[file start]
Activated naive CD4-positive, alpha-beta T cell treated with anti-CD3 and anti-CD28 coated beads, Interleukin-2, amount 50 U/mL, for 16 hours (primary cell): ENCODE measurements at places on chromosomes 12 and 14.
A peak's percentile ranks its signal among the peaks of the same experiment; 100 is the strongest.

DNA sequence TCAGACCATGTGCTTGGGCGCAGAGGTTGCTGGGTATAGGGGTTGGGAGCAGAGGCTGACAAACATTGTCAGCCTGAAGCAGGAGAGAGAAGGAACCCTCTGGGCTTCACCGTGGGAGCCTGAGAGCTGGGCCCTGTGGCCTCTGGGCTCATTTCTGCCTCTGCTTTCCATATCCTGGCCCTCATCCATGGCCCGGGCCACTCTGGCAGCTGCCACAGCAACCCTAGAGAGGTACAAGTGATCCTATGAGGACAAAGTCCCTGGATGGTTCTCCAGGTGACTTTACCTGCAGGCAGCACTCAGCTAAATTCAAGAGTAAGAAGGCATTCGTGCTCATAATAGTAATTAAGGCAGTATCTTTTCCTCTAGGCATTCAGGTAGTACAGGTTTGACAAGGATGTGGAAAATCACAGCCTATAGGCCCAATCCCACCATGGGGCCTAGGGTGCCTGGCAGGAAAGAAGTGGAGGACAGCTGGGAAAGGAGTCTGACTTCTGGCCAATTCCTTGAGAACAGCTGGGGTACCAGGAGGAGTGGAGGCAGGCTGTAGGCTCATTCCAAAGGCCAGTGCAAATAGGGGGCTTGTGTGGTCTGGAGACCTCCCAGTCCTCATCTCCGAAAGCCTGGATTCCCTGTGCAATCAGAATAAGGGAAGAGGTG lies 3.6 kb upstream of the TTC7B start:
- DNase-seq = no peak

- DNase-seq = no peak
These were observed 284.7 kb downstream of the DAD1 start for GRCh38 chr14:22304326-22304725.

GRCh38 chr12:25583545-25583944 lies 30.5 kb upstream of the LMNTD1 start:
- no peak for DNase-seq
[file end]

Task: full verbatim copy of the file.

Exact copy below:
Activated naive CD4-positive, alpha-beta T cell treated with anti-CD3 and anti-CD28 coated beads, Interleukin-2, amount 50 U/mL, for 16 hours (primary cell): ENCODE measurements at places on chromosomes 12 and 14.
A peak's percentile ranks its signal among the peaks of the same experiment; 100 is the strongest.

DNA sequence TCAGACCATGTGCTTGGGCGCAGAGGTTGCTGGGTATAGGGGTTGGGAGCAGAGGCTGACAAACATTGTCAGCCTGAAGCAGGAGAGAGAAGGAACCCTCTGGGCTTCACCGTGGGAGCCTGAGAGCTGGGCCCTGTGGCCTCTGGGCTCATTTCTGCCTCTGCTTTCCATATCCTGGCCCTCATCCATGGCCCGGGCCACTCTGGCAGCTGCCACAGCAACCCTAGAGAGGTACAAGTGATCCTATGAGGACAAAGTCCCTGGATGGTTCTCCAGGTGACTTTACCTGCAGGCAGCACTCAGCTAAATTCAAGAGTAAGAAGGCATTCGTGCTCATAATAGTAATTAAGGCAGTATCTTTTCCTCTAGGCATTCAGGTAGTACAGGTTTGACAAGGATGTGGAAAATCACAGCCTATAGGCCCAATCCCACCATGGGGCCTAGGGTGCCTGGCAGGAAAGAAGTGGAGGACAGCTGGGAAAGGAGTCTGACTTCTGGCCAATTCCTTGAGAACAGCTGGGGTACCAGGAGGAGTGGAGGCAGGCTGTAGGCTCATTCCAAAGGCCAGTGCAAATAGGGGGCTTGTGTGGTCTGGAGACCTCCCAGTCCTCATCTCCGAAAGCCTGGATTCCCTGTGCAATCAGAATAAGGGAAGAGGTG lies 3.6 kb upstream of the TTC7B start:
- DNase-seq = no peak

- DNase-seq = no peak
These were observed 284.7 kb downstream of the DAD1 start for GRCh38 chr14:22304326-22304725.

GRCh38 chr12:25583545-25583944 lies 30.5 kb upstream of the LMNTD1 start:
- no peak for DNase-seq